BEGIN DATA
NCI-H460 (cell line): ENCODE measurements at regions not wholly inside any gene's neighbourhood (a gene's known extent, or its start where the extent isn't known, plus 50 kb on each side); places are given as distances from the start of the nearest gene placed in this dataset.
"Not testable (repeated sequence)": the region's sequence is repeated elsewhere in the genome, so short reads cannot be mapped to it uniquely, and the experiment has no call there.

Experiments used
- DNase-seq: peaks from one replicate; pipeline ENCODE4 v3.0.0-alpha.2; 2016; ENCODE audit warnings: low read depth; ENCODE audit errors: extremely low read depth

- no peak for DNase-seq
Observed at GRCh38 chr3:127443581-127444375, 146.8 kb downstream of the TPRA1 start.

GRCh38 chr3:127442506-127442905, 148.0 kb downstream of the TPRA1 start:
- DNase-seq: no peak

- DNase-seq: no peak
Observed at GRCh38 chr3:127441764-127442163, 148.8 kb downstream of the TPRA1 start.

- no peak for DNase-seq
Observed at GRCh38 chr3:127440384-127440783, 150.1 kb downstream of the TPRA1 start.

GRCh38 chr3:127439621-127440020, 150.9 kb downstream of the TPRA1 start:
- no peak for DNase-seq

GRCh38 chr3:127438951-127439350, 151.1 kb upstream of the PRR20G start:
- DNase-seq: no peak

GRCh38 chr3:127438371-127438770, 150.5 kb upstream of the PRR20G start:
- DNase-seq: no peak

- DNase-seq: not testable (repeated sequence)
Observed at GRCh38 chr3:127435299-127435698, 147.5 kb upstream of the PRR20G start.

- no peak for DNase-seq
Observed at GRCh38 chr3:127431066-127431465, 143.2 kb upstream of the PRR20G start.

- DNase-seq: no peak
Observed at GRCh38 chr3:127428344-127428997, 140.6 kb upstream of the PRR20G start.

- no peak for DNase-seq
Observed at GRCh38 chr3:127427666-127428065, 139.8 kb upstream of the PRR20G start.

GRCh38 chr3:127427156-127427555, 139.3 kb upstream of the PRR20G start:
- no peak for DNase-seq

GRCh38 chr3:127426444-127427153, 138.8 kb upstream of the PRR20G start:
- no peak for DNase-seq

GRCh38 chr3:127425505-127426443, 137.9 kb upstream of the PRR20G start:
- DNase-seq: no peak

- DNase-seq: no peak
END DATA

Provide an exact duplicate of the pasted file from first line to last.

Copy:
NCI-H460 (cell line): ENCODE measurements at regions not wholly inside any gene's neighbourhood (a gene's known extent, or its start where the extent isn't known, plus 50 kb on each side); places are given as distances from the start of the nearest gene placed in this dataset.
"Not testable (repeated sequence)": the region's sequence is repeated elsewhere in the genome, so short reads cannot be mapped to it uniquely, and the experiment has no call there.

Experiments used
- DNase-seq: peaks from one replicate; pipeline ENCODE4 v3.0.0-alpha.2; 2016; ENCODE audit warnings: low read depth; ENCODE audit errors: extremely low read depth

- no peak for DNase-seq
Observed at GRCh38 chr3:127443581-127444375, 146.8 kb downstream of the TPRA1 start.

GRCh38 chr3:127442506-127442905, 148.0 kb downstream of the TPRA1 start:
- DNase-seq: no peak

- DNase-seq: no peak
Observed at GRCh38 chr3:127441764-127442163, 148.8 kb downstream of the TPRA1 start.

- no peak for DNase-seq
Observed at GRCh38 chr3:127440384-127440783, 150.1 kb downstream of the TPRA1 start.

GRCh38 chr3:127439621-127440020, 150.9 kb downstream of the TPRA1 start:
- no peak for DNase-seq

GRCh38 chr3:127438951-127439350, 151.1 kb upstream of the PRR20G start:
- DNase-seq: no peak

GRCh38 chr3:127438371-127438770, 150.5 kb upstream of the PRR20G start:
- DNase-seq: no peak

- DNase-seq: not testable (repeated sequence)
Observed at GRCh38 chr3:127435299-127435698, 147.5 kb upstream of the PRR20G start.

- no peak for DNase-seq
Observed at GRCh38 chr3:127431066-127431465, 143.2 kb upstream of the PRR20G start.

- DNase-seq: no peak
Observed at GRCh38 chr3:127428344-127428997, 140.6 kb upstream of the PRR20G start.

- no peak for DNase-seq
Observed at GRCh38 chr3:127427666-127428065, 139.8 kb upstream of the PRR20G start.

GRCh38 chr3:127427156-127427555, 139.3 kb upstream of the PRR20G start:
- no peak for DNase-seq

GRCh38 chr3:127426444-127427153, 138.8 kb upstream of the PRR20G start:
- no peak for DNase-seq

GRCh38 chr3:127425505-127426443, 137.9 kb upstream of the PRR20G start:
- DNase-seq: no peak

- DNase-seq: no peak